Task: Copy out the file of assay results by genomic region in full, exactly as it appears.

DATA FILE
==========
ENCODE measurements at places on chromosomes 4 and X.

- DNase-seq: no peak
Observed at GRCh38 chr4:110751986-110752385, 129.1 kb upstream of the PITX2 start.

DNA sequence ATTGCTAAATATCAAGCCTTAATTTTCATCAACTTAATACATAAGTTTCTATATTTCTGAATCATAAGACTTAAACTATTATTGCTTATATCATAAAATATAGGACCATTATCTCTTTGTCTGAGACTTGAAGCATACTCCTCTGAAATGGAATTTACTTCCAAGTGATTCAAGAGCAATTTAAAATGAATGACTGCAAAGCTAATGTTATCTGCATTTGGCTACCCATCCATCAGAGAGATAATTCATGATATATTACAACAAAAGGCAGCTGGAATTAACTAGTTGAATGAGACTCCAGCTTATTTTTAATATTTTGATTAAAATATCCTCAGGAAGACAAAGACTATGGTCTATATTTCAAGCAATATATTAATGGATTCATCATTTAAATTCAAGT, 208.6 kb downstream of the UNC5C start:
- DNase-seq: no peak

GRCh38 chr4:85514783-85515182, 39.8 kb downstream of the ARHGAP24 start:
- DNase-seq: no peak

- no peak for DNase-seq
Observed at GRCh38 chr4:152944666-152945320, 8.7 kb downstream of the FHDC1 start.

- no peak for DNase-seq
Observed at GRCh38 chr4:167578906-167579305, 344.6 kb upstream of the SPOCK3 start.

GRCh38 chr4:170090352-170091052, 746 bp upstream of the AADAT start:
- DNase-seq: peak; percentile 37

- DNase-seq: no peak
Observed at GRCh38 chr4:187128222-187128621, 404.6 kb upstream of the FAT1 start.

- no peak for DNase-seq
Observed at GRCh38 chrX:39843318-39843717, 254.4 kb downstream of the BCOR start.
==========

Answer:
ENCODE measurements at places on chromosomes 4 and X.

- DNase-seq: no peak
Observed at GRCh38 chr4:110751986-110752385, 129.1 kb upstream of the PITX2 start.

DNA sequence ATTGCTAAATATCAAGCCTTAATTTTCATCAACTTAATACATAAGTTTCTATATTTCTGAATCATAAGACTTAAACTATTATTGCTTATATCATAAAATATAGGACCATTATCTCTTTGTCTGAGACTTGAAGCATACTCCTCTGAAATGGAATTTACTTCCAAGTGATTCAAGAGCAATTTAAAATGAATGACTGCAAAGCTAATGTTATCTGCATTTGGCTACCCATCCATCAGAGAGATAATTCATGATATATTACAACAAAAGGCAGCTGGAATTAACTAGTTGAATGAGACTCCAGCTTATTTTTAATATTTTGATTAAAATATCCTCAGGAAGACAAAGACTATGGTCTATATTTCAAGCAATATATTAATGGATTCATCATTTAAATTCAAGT, 208.6 kb downstream of the UNC5C start:
- DNase-seq: no peak

GRCh38 chr4:85514783-85515182, 39.8 kb downstream of the ARHGAP24 start:
- DNase-seq: no peak

- no peak for DNase-seq
Observed at GRCh38 chr4:152944666-152945320, 8.7 kb downstream of the FHDC1 start.

- no peak for DNase-seq
Observed at GRCh38 chr4:167578906-167579305, 344.6 kb upstream of the SPOCK3 start.

GRCh38 chr4:170090352-170091052, 746 bp upstream of the AADAT start:
- DNase-seq: peak; percentile 37

- DNase-seq: no peak
Observed at GRCh38 chr4:187128222-187128621, 404.6 kb upstream of the FAT1 start.

- no peak for DNase-seq
Observed at GRCh38 chrX:39843318-39843717, 254.4 kb downstream of the BCOR start.